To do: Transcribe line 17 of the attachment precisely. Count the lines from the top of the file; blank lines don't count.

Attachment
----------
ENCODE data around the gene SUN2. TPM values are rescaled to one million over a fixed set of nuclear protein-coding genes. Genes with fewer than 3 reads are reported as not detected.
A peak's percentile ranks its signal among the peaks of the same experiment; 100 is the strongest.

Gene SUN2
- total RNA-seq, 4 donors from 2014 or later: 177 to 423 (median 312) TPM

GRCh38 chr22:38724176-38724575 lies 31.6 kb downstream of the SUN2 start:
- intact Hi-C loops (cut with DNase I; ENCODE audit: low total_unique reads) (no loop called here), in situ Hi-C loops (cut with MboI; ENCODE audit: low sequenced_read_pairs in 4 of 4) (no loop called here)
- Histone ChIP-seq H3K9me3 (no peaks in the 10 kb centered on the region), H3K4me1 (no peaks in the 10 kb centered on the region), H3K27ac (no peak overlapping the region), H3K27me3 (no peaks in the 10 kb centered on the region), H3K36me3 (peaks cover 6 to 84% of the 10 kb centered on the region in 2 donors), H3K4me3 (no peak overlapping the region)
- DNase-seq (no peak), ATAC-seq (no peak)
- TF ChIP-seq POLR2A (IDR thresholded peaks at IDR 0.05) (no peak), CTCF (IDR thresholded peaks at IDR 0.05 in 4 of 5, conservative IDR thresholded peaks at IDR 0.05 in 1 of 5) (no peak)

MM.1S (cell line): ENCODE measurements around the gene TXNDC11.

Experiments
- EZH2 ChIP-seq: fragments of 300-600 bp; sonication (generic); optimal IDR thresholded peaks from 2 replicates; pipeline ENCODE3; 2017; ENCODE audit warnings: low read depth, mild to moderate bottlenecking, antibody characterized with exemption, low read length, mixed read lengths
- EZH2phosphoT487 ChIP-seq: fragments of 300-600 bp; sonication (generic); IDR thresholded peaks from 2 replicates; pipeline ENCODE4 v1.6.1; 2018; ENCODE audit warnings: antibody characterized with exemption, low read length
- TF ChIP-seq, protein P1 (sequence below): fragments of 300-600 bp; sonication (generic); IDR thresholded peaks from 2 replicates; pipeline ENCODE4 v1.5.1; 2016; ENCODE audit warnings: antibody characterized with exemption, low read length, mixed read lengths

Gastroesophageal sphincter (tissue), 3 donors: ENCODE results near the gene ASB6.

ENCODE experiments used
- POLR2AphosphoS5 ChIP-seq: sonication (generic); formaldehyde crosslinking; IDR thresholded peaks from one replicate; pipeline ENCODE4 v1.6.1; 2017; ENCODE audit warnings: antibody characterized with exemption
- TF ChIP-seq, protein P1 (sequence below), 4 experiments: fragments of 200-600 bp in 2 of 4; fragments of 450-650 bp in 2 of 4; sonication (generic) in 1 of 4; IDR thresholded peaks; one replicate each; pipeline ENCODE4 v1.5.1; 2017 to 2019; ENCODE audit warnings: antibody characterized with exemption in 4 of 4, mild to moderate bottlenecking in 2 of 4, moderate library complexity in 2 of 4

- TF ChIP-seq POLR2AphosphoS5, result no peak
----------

- POLR2AphosphoS5 ChIP-seq: sonication (generic); formaldehyde crosslinking; IDR thresholded peaks from one replicate; pipeline ENCODE4 v1.6.1; 2017; ENCODE audit warnings: antibody characterized with exemption